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Published: 2017/08/03

Newport Folk Welcomes Unexpected Collaborations and Surprise Guests

Newport Folk Festival 2017 was a weekend of surprises. From unexpected collaborations to unannounced guests (Roger Waters), it’s hard to think of an event in the modern musical landscape that has as much heft, and heart, as this annual get together in Fort Adams State Park.

Alynda Segarra and Hurray for the Riff Raff kicked things off Friday with a politically charged set, pulling material from their newest album The Navigator and expressing themes of protest that would reappear at different sets throughout the weekend. They ended their set with an impassioned performance of Creedence Clearwater Revival’s “Fortunate Son” and left the crowd feeling energized for the weekend ahead.

On Saturday afternoon, music fans were treated to a Bill Withers Tribute, led by a one-time lineup of the “Grandma’s Hands Band.” The dream team of musicians included members of Hiss Golden Messenger and Drive-By Truckers, Natalie Prass, Phil Cook, Bon Iver’s Justin Vernon and more. The set was comprised entirely of Withers’ material, and hits like “Ain’t No Sunshine” and “Lovely Day” sent the Newport audience into a state of total bliss.

Later that day, on the Fort Stage, My Morning Jacket frontman Jim James surprised fans when he joined Angel Olsen’s set for a few songs. As the wind blew gently through overcast skies, James shredded guitar solos on two tracks from Olsen’s 2016 record My Woman. On “Sister” and “Those Were The Days” the two artists were completely simpatico, as James’ guitar intertwined with Olsen’s stellar songwriting and and emotive vocals.

That night, Wilco took the stage with a career-spanning, 17-song set that included selections from their classic albums Yankee Hotel Foxtrot (“Heavy Metal Drummer,” “I’m The Man Who Loves You,” “Reservations”) and Summerteeth (“Via Chicago,” “I’m Always in Love”) as well as a few tracks from their newest release Shmilco (“If I Ever Was a Child,” “Cry All Day,” “Someone to Lose”). The band was in top form all evening, but the real highlight came when Wilco reunited with former, estranged collaborator Billy Bragg, who performed a set on the Harbor Stage just prior. Bragg joined Jeff Tweedy and company early on for the song “One By One,” from their collaborative, Woody Guthrie inspired album Mermaid Avenue and sat in again for an encore of “Christ For President” and “California Stars.”

By the time Sunday’s Chuck Berry Tribute came around, artists from all over the festival were ready to collaborate and to pay tribute to the fallen legend. Guitarist Charlie Sexton and the Texas Gentlemen led the festivities as guests rotated through the Chuck Berry catalogue. Jim James performed a version of “Promised Land,” and Nathaniel Rateliff performed his version of “You Never Can Tell.” Later, Dennis Ryan of Deer Tick fired off a high-energy “Run Rudolph Run,” and Shakey Graves played “Brown Eyed Handsome Man.”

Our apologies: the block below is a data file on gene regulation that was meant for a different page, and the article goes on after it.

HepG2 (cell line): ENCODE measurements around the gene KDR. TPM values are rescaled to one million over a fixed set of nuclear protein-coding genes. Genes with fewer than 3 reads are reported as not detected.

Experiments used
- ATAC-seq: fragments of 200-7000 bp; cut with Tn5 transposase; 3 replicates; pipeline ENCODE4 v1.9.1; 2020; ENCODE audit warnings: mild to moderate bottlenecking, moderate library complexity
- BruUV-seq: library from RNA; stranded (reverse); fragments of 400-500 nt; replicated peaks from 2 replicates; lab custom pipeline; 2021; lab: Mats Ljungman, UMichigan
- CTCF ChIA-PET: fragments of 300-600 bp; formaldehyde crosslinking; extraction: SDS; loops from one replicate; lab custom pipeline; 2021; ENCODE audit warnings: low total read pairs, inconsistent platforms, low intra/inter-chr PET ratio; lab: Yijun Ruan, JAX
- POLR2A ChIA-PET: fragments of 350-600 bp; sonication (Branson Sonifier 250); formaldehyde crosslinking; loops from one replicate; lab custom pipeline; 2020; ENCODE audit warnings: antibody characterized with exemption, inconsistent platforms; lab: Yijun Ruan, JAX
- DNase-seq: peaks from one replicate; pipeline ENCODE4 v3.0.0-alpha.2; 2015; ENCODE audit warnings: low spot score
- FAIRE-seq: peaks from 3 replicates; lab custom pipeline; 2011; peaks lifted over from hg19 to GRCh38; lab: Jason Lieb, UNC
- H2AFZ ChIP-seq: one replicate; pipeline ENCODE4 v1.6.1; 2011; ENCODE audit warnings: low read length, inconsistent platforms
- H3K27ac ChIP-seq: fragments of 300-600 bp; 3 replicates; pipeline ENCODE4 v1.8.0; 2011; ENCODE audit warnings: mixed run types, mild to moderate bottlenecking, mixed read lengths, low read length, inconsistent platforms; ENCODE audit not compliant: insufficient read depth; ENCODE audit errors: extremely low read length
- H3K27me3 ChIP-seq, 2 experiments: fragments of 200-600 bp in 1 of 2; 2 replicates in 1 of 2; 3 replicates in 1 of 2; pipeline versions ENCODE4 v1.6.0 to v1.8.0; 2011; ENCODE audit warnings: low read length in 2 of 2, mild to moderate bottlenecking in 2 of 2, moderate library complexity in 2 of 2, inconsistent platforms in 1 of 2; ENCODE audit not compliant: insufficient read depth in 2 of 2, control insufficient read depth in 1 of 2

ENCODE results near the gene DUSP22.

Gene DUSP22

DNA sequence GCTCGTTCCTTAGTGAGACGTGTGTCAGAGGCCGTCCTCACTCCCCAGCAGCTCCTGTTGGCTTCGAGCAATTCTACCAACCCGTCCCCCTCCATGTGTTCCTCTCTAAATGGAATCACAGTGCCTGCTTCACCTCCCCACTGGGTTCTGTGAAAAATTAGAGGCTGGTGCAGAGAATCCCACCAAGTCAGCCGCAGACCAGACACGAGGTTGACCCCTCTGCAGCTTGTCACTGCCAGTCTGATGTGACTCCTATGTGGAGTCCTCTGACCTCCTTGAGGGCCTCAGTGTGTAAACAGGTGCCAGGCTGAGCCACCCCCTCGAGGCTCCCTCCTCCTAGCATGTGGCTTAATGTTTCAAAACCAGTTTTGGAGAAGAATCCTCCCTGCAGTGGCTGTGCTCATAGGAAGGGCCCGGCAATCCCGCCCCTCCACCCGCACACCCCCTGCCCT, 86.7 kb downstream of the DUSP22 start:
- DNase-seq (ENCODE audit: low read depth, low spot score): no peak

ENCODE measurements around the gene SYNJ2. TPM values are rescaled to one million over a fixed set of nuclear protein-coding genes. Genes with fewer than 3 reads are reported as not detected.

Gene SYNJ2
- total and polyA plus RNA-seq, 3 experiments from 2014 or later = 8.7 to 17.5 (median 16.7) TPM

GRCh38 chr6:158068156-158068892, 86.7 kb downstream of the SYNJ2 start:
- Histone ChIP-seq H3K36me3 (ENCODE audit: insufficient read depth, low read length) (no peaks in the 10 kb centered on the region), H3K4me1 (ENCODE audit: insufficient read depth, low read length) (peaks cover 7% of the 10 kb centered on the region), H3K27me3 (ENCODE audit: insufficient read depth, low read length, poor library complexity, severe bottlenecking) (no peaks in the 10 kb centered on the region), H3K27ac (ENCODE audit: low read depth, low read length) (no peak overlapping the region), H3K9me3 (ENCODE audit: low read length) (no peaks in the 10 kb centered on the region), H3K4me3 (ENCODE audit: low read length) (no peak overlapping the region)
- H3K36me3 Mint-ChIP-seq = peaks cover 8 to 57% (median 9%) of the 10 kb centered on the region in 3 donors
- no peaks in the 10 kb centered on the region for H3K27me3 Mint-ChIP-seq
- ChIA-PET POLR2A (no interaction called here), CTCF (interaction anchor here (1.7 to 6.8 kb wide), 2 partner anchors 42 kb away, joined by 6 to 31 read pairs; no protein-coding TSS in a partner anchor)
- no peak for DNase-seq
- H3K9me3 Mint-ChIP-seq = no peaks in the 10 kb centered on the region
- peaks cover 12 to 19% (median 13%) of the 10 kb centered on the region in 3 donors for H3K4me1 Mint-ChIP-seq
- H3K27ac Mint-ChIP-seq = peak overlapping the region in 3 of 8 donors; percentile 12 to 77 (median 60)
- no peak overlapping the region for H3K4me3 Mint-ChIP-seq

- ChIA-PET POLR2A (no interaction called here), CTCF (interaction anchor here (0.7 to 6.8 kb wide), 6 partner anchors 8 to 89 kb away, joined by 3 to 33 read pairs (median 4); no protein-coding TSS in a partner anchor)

Newport reached its political apex at the “Speak Out!” set Sunday afternoon. The review of protest songs featured musical support by members of Preservation Hall Jazz Band and the Decemberists, and sit-ins by Nathaniel Rateliff, Kyle Craft and more. Notable moments included Billy Bragg performing Anais Mitchell’s “Why We Build the Wall,” Margo Price singing John Lennon’s “Working Class Hero,” and Jim James teaming up with comedian Nick Offerman to sing Bob Dylan’s “Masters of War.”

Whoever left the festival early must be kicking themselves because John Prine’s Sunday evening set proved to be the most memorable of the weekend. Jim James continued his string of sit-ins by duetting “All The Best” with Prine, and Justin Vernon jumped on stage for a version of “Bruised Orange (Chain of Sorrow).” However, the weekend’s biggest moment came when Pink Floyd’s Roger Waters, along with his current supporting vocalists Jess Wolfe and Holly Laessig of Lucius, shocked the entire festival by showing up unannounced. Waters joined Prine for a brief, acoustic performance of “Hello In There,” before the stage was filled with musicians and singers for one last sing-along of Prine’s “Paradise” to close the festival.

With another Newport Folk Festival in the history books it’s safe to say that this particular iteration will remain in the memories of fans and musicians for years to come.

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